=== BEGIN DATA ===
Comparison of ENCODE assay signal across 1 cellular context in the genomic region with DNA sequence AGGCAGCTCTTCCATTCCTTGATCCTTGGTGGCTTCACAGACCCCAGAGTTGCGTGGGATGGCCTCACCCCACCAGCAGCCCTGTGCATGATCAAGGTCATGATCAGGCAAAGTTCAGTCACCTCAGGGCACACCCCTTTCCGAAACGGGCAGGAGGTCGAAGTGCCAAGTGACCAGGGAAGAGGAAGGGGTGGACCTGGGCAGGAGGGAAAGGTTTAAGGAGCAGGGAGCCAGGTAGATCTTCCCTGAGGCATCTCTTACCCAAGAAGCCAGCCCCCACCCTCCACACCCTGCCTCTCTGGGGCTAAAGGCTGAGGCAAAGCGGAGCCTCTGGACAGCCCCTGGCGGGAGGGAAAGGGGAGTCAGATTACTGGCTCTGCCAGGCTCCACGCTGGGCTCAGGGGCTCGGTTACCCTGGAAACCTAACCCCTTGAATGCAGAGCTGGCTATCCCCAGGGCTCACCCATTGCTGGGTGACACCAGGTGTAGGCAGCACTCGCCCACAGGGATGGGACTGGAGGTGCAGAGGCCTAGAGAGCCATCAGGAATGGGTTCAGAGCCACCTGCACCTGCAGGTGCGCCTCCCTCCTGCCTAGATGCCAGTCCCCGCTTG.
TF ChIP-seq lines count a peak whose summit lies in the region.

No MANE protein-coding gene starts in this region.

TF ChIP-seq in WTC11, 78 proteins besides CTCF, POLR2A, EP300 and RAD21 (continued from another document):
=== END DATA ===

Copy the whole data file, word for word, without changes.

Comparison of ENCODE assay signal across 1 cellular context in the genomic region with DNA sequence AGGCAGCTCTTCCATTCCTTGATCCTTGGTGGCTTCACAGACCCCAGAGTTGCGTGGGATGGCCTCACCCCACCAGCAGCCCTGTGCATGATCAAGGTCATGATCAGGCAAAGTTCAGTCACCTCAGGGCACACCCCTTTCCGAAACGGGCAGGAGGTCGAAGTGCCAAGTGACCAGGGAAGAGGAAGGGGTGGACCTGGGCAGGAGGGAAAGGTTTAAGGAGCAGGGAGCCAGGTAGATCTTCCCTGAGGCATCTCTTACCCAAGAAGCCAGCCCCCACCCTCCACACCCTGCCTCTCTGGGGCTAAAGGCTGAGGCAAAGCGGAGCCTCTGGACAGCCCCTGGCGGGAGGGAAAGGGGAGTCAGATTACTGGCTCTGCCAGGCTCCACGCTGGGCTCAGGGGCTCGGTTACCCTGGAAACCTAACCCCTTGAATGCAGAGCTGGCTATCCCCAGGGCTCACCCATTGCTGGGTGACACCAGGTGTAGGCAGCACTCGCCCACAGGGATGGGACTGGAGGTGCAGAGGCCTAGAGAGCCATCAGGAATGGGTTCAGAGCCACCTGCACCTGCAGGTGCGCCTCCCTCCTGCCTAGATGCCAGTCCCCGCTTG.
TF ChIP-seq lines count a peak whose summit lies in the region.

No MANE protein-coding gene starts in this region.

TF ChIP-seq in WTC11, 78 proteins besides CTCF, POLR2A, EP300 and RAD21 (continued from another document):